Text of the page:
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East Coast Alerts - February 10, 2005

By Tom Neale - Published February 10, 2005 - Viewed 1101 times

Jupiter Inlet, Florida, Dredging Operation
Thank goodness that Beaches need Nourishment and Sand Traps need Maintenance! Otherwise, “maintenance” dredging of Jupiter Inlet might not have been possible. But this small inlet serving the sport fishing and pleasure fleets just north of the Palm Beaches in South Florida will be dredged from now (early Feb) through March 15, 2005, 24/7, for the above stated purposes. (LNM 05/05, 7th District USCG)

North Carolina Small Inlet Shoaling
Last Alert (Jan. 27, 2005) we reported on the shoaling in several of the smaller ocean inlets in coastal North Carolina, which are NOT directly on the Atlantic Intracoastal Waterway. The USCG had announced that it would be removing channel markers in these inlets until dredging could be done by the USACE in three of the five small inlets (New River, New Topsail, and Lockwoods Folly Inlet). Carolina Beach Inlet would not receive funding for dredging and parts of Bogue Inlet are currently being dredged, but the stated purpose is not that of improving navigation. In the most current Local Notice from the 5th District USCG (LNM 05/05) the following additional information was given concerning another of the small ocean inlets, as well as for the much larger Oregon Inlet which is used by numerous transients as well as the local fishing fleet. The other information and cautions contained in our Jan 27, 2005 East Coast Alert remain current.

Copied from LNM 05/05, 5th USCG District:

Shallotte Inlet in the vicinity of LB 5 (LLNR 31075) (shoaling) to a depth of 5 feet MLW.

Oregon Inlet Channel shoaling exists between Oregon Inlet Buoy 4 (LLNR 27990) and Oregon Inlet Buoy 6 (LLNR 28003). A ACOE survey dated 26
January 2005 shows a minimum depth of 3.6 feet MLW in direct line from Buoy 4 to Buoy 5. Aids to navigation in Oregon Inlet are not marking best water.
Charts: 11542 & 11541.

It should be noted that the most recent USACE survey of Oregon Inlet has established a controlling depth of 11 feet and gives a waypoint route to avoid the above mentioned shoal. The waypoint route passes outside of markers “3” and “4” to avoid the ocean bar.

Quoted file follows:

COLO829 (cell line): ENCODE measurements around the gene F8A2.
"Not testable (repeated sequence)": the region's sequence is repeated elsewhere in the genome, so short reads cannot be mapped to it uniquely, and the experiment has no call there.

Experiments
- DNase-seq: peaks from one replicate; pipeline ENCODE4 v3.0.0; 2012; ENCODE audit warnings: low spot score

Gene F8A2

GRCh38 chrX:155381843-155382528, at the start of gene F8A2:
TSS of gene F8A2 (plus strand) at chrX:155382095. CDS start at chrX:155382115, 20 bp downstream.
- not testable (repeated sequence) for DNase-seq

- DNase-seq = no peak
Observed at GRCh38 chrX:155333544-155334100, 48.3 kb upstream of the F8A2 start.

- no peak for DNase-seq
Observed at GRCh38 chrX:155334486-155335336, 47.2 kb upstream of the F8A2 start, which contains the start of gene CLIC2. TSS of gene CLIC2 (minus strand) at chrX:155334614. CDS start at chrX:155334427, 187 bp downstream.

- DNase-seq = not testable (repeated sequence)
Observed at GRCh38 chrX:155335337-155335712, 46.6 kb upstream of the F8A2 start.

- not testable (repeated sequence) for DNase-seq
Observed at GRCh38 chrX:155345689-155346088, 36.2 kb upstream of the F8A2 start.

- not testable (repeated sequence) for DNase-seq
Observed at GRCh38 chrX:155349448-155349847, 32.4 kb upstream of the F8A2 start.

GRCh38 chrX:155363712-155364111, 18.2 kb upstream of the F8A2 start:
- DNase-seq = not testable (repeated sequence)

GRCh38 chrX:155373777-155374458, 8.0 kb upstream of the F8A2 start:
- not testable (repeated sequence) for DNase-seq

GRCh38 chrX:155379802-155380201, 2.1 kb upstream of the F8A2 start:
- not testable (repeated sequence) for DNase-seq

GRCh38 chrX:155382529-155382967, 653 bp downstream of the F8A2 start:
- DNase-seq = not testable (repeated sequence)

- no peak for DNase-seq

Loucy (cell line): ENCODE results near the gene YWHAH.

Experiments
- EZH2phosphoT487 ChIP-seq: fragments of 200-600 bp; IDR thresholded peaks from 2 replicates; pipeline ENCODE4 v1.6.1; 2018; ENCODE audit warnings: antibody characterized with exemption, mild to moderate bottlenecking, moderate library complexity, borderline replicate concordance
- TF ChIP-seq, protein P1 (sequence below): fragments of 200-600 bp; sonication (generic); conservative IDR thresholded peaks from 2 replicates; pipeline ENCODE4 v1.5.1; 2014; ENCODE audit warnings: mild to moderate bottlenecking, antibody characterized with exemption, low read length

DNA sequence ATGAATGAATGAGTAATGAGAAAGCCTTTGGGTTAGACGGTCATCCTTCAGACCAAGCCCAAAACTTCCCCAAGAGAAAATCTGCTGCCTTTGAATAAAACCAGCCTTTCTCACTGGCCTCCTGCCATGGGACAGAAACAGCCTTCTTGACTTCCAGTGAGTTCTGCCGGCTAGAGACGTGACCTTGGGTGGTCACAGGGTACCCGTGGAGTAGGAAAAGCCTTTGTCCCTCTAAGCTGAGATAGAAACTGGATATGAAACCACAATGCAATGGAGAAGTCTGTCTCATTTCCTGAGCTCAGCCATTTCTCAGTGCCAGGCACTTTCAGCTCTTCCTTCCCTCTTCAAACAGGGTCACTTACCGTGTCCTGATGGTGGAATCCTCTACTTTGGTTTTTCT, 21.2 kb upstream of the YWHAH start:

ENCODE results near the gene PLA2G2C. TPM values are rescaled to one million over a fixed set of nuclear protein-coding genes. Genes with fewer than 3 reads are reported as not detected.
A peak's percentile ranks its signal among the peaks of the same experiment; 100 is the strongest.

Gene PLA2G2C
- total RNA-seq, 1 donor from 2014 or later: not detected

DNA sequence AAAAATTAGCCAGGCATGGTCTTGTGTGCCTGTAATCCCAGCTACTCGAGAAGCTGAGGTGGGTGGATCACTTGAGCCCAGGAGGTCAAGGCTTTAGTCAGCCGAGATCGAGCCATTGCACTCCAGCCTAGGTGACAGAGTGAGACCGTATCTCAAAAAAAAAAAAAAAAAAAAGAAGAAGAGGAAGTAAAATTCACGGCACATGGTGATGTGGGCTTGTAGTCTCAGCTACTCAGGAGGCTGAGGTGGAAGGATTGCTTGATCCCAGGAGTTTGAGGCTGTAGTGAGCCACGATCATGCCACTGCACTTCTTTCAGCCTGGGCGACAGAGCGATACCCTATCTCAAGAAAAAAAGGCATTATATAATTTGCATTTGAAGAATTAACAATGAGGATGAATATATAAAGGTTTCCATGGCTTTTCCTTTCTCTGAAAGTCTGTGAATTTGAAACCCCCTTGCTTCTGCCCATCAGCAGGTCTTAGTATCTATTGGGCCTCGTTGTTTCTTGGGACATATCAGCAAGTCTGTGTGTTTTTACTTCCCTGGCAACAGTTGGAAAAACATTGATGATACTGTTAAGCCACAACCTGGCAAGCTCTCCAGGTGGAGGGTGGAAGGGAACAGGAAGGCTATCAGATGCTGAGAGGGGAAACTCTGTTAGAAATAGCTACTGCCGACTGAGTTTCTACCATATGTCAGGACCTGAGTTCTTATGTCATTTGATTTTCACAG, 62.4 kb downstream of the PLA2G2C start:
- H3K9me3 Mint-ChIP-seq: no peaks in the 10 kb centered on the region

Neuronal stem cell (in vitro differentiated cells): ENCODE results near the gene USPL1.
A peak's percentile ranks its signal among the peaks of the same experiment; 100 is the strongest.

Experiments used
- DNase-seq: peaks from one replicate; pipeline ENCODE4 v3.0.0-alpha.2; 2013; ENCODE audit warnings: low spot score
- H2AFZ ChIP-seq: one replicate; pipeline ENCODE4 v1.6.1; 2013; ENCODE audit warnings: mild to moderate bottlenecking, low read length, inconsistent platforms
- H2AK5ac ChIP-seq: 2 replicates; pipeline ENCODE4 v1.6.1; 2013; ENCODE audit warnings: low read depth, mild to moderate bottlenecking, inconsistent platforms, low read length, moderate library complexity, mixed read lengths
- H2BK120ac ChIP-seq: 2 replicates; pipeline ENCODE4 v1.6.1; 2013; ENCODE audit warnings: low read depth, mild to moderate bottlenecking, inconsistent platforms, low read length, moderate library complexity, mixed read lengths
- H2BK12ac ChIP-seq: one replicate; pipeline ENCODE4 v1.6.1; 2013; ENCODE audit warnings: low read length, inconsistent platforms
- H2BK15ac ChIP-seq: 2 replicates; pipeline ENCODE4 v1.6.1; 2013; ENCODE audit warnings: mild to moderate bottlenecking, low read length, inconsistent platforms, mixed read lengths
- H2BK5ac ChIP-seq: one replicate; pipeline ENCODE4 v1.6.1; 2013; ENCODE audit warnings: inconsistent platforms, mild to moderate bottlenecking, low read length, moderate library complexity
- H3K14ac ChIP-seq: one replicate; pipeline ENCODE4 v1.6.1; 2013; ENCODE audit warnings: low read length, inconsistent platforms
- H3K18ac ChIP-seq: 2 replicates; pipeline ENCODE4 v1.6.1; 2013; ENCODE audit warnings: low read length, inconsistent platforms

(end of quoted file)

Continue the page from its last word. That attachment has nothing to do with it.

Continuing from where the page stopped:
Rudee Inlet, Virginia, Dredged Again

This ocean inlet just south of the mouth of the Chesapeake Bay in Virginia fights a constant battle with shoaling. As of February 5, 2005, dredging is taking place in the inlet to restore adequate depths. This is the inlet used by the huge sport fishing fleet in Virginia Beach. It is also a popular stop for offshore transients (mostly fast powerboats) who wish to bypass parts of the AIWW. The usual route for these transients has them entering North Carolina via Oregon Inlet (see above) in order to avoid having to go all the way around the treacherous shoals at Cape Hatteras.

FY 2006 Budget Déjà Vu
The President’s 2006 budget contains only $860,000 for maintenance of the AIWW in North Carolina and is reported to be not enough for any dredging of the waterway channel. No funds have been allocated for maintenance and operations for the small coastal inlets (Lockwoods Folly, Bogue, Carolina Beach, New River and New Topsail), which connect the AIWW with the ocean, but are not actually a part of the AIWW.
The 2005 emergency allocations for coastal inlet dredging will keep New River and New Topsail Inlets open to the ocean for a total of about three months and Lockwoods Folly for about 6 months from the time of dredging. There was no 2005 money for dredging Carolina Beach or Bogue Inlets.

The 2004/2005 (FY 2005) emergency dredging of the AIWW channel at the inlet “Crossings” (places where an inlet channel intersects or crosses the AIWW) of Lockwood’s Folly, New River, Carolina Beach and at Snows Cut restored the channel depths to about 12 feet. However, those of us who have cruised up and down the AIWW over many years know that these areas need frequent routine maintenance dredging, which is not being funded for FY 2006.

Oregon Inlet will apparently receive adequate funding for FY 2006.

Copyright 2004-2005 Tom Neale





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